Sign up for the Film Comment Letter today to get original film writing delivered to your inbox every week! >>

Center of Gravity

Eric Hynes investigates how Steadicam got inside our heads

You walk through the door, transitioning from the dark of the theater to the light of the lobby. Gliding past the concessions, past the posters on stands, past the people milling and queuing. You’re walking in pace with those around you, feeling embodied and out of body at the same time. You pan left to steal an impression of two people in conversation, then push through another door and now you’re outside. The sound changes, the light changes, the horizons widen, and yet you stay steady, even, deliberate, unblinking. It’s almost as if you’re moving in slow motion, though you’re not. It’s almost as if you’re dreaming, though you’re not—or not quite. You’re gliding, or close to it. You carry on like this for a while, until something or someone finally breaks the spell, and you remember your eyes aren’t cameras, and that your body isn’t a Steadicam rig.

Entering the Copacabana in Goodfellas. Following Pam Grier on the airport moving walkway in Jackie Brown. Pursuing Pacino through Grand Central Station in Carlito’s Way. Steadicam shots get inside us. They draw us into a cinematic space—perhaps more effectively and intensely than any other technique in film—and then reorient how we move through spaces beyond the screen. A sensation trails behind the cinematic experience, as of a memory or a dream, evocable though also elusive. How to make a shot that’s as mobile as a person, but as pristine as a tracking shot? It led to a technical solution that still begs questions. About what cinema can and can’t do. About the possibilities and limitations of what we can see, of what we can or can’t experience.

With its clean frames and long takes, the Steadicam nods to André Bazin’s aspirations for cinema as “objectivity in time,” and comes closer than ever to making the myth of “total cinema” something actual. Yet technically evoking human movement and sight, and making us more intensely present in filmic space and time, it also poignantly heightens distinctions between us and the apparatus.

Steadicam shots are uncanny. They mimic how we move and see, and furthermore they seem to anticipate how we expect to be able to move and see, but can’t—they’re like elusively remembered dreams, native and foreign at the same time. They do come from a body: a person is carrying the machine that’s making these images, at human height, usually at human speed, moving and turning and observing. The imagery has a fluidity undisturbed by the normal clumsiness of a body holding an unwieldy machine. This is akin to how our bodies and eyes operate, except the technique doesn’t settle for approximating how we move through the world; it makes improvements, surpassing our capabilities with a precognitive fluidity of movement. We’re not quite looking along with the shot, but rather scrambling just slightly behind with a sense of impossible clarity, an otherworldly poise and motivation with which to encounter a chaotic, noisy, unchoreographed world. Steadicam shots are like tails to our tailbone, things beyond us that seem of us. They’re both alien and familiar.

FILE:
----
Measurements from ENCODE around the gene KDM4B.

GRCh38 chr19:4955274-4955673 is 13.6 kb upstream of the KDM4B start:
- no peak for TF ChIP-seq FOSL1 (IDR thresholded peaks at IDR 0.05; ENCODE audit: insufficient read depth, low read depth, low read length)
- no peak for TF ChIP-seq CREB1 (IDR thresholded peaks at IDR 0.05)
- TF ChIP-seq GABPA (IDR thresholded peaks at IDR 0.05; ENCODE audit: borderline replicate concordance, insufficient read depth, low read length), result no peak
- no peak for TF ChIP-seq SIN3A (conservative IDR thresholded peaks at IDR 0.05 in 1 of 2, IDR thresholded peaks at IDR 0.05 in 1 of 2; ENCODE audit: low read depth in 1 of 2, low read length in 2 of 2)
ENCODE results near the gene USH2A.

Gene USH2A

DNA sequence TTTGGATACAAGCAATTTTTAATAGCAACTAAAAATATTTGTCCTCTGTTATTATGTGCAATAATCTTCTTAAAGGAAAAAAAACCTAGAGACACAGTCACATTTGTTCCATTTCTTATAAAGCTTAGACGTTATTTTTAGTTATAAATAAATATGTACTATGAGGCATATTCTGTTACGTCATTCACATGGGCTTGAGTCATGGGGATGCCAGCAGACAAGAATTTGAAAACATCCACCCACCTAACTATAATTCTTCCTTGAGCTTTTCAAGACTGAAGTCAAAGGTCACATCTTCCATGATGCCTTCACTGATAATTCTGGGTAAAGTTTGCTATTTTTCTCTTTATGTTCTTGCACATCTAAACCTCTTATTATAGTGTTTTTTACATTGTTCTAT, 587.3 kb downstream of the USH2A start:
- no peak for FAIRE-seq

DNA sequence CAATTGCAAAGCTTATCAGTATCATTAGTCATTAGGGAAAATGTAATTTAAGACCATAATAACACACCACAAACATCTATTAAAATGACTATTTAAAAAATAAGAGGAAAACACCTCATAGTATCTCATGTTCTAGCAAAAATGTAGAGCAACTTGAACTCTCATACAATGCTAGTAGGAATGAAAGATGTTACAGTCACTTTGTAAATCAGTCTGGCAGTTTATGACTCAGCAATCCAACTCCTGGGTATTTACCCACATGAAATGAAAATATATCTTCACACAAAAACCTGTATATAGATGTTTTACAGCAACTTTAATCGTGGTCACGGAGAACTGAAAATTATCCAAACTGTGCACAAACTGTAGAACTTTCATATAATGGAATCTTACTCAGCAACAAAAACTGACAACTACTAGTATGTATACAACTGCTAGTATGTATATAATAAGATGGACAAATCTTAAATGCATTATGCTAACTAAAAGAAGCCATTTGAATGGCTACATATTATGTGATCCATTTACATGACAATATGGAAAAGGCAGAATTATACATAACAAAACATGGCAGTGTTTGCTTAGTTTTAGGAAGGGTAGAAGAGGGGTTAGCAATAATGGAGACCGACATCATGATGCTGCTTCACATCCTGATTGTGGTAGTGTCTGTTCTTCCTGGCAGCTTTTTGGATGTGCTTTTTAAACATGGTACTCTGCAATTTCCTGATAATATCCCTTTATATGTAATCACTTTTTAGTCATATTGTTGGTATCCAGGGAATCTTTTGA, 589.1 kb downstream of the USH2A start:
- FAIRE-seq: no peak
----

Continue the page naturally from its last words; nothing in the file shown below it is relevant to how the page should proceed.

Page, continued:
The earliest version of the steadicam

Yes, Steadicam shots are smooth and steady. They use gyroscopic technology to provide a consistent frame. They read as elegant, state-of-the-art, and sui cinematic. But the Steadicam shots that tend to linger, the ones that transcend “wow, cool” approbations, the ones that amount to more than their own method, exploit an intense ambiguity. It’s easy enough to emulate the technique of Scorsese’s Copacabana sequence, as Jon Favreau did in Swingers, and as innumerable aspiring auteurs have done since, but what makes that original scene so unsettlingly wondrous and inimitable is how the camera is both in charge and responsive, tour guide and tourist, cocky Henry showing off his exclusive access and cautiously impressed Karen trying to take it all in. The Steadicam allows for multiple points of view while never committing to one of its own—it seems animate, but remains a vessel. It can go anywhere—indeed it’s built to be able to go anywhere—from the street downstairs through a kitchen around corners and into a crowded club, and it’s also never fully anywhere. It never lands. It hovers.